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I generally think that meteorologists are akin to the Boy Who Cried Wolf, forever banging on and on about dire climactic conditions that never seem to materialize. Well, I should have believed them today! When I went to work (at about three this afternoon), the roads were clear and things just looked winter-ish.
At least I had the presence of mind to wear my fuzzy little boots! They let me out a half an hour early (at 10pm), and I ventured forth into winter’s raging fury. The weather peeps weren’t fibbing this time – my commute usually takes about twenty minutes ….it took me an hour to get home tonight.
To be honest, I doubted the sanity of choosing to even drive home pretty much the minute I turned out of the parking lot. There was zero visibility, the wind tearing sheets of snow over my windshield and across the roads. I was able to see about five feet in front of my car with any kind of reliability. And when I passed an unsheltered area, that dropped to zero – as though someone dropped a blanket over the windshield blocking out everything.
I inched home, slow and steady, trying my best to stay on the road, avoiding the massive drifts that popped like ninjas out of the swirling darkness. I finally made it back to the city proper, and the streetlights’ glow illuminated the changed world. I muscled my little trooper of a car into the parking garage, and buttoned and zipped and tugged and pulled all my winter gear into place.
And then I stepped out into the maelstrom. It stole my breath, the snow biting my cheeks – tiny razors flung from maddened skies. The drifts on the sidewalks were up past my knees, and I trudged home, marveling at the world gone white and shrouded and mysterious.
It was strange – I felt like the last girl alive. Below the rush of the wind, there was a hush. I’ve never seen the city all buttoned up this way. We live in Wisconsin – snow is par for the course, and we just tend to deal with it. But this? This was the kind of blizzard that I remember being awed by when I read about them in the Little House on the Prairie books. The drift in front of the apartment door was up to my thighs, and I had to kick my way in. It gave me enough time to read the memorandum that someone from the city had posted on the door telling tenants that this was considered a snow emergency, and that all cars must be parked in a lot or be towed, and that to venture out [essentially] was to take your life in your hands.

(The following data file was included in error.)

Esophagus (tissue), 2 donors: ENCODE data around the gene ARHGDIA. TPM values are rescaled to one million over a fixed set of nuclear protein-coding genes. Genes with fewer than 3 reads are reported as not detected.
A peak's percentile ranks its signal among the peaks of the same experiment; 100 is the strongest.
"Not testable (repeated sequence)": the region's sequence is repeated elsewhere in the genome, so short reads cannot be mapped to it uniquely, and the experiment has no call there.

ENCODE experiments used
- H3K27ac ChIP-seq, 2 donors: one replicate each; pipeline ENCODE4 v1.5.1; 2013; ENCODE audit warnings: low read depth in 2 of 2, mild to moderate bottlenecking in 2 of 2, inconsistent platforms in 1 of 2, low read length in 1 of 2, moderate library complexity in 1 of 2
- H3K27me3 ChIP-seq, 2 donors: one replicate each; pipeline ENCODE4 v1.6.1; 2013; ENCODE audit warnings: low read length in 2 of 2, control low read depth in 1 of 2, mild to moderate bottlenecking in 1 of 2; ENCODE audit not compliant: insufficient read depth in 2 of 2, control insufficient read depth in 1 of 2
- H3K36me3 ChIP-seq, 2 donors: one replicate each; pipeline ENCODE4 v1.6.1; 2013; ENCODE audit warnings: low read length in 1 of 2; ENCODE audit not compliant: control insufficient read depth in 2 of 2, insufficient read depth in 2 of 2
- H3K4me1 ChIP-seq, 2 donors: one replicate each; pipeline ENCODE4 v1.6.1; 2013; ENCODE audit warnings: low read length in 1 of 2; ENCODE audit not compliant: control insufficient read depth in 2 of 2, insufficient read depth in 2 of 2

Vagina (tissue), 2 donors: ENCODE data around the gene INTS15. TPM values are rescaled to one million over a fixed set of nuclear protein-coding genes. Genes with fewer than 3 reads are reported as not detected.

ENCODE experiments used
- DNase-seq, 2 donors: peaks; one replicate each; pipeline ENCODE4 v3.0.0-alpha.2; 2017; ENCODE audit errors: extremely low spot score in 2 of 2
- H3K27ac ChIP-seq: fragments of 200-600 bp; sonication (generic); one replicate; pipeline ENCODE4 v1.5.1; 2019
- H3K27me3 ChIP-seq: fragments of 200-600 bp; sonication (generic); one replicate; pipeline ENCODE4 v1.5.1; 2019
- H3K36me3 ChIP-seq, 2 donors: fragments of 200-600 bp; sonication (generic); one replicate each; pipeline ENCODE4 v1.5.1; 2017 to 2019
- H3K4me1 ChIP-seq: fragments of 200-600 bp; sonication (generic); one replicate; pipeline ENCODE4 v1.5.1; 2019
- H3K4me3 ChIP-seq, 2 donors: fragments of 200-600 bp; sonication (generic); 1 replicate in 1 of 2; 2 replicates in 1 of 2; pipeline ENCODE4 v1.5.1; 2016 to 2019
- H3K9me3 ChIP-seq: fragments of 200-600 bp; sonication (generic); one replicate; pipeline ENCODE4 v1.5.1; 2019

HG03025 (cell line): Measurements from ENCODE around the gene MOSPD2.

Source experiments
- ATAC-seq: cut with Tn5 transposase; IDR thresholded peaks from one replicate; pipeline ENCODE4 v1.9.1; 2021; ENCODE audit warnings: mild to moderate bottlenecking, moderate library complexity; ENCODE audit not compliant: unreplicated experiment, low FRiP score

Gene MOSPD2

So, naturally, I skipped upstairs, changed my clothes, grabbed my camera, and went out exploring. I plunged through snow drifts up to my waist, my laughter torn away on the gusting wind. I made it all the way down to the river. The snow softened everything – no straight lines anymore, everything gone fuzzy and obscured. It was a brief reconnaissance – good sense kicked in when I couldn’t feel my hands anymore.
You just gotta have adventures when the opportunity for them drops, literally, onto your doorstep! Enjoy the fruits of my madcap mission!
Hello there, outside world! I’ve been M.I.A. for awhile – I’ve been in the trenches, but in the best possible way! I’ve been engrossed with my newest pursuit – art. (I figured I’d share some of what I’ve been up to on here!)
Don’t think. Thinking is the enemy of creativity. It’s self-conscious, and anything self-conscious is lousy. You can’t try to do things. You simply must do things. (Ray Bradbury)
Last Thursday night, Jeremy arrived home to find the entire kitchen (and other parts of the apartment…) had been colonized by my forays into the artistic realm. I was blaring tango music (courtesy of Dani – thanks, by the way), wearing an intriguing new kerchief on my head to keep my hair out of the gesso, and having an absolutely fabulous time.
He took one look around, smiled, and said, “I’m so glad to see you doing this babe.” It felt good to hear that, and I quickly rescued some of the stuff I was working on from the top of the stove, so that he could make us dinner.
Creativity is allowing yourself to make mistakes. Art is knowing which ones to keep. (Scott Adams)
I was at it until three a.m. Happily, wholly engaged. Completely captured with experimentation and the joy of watching my ideas translated into form.
Creativity is a lot like looking at the world through a kaleidoscope. You look at a set of elements, the same ones everyone else sees, but then reassemble those floating bits and pieces into an enticing new possibility. (Rosabeth Moss Kanter)
I wandered through the house, scouting out things I could “repurpose” (translate: destroy) with impunity, and I tried things, without worrying how they would look or turn out. I just wanted to see what would happen when I went about it in different ways. It was freeing.
Freedom is the oxygen of the soul. (Moshe Dayan)
I’ve been breaking out of my shell, and it feels good. It feels good to play, and to create. It feels good not to hear the voice inside that’s always chiding and scolding.
Tomorrow, I’ll gather up all my tools and toys and go to play across the street with Dani. It’s like an artist’s play date, and I can’t wait! Life is good – and I feel great.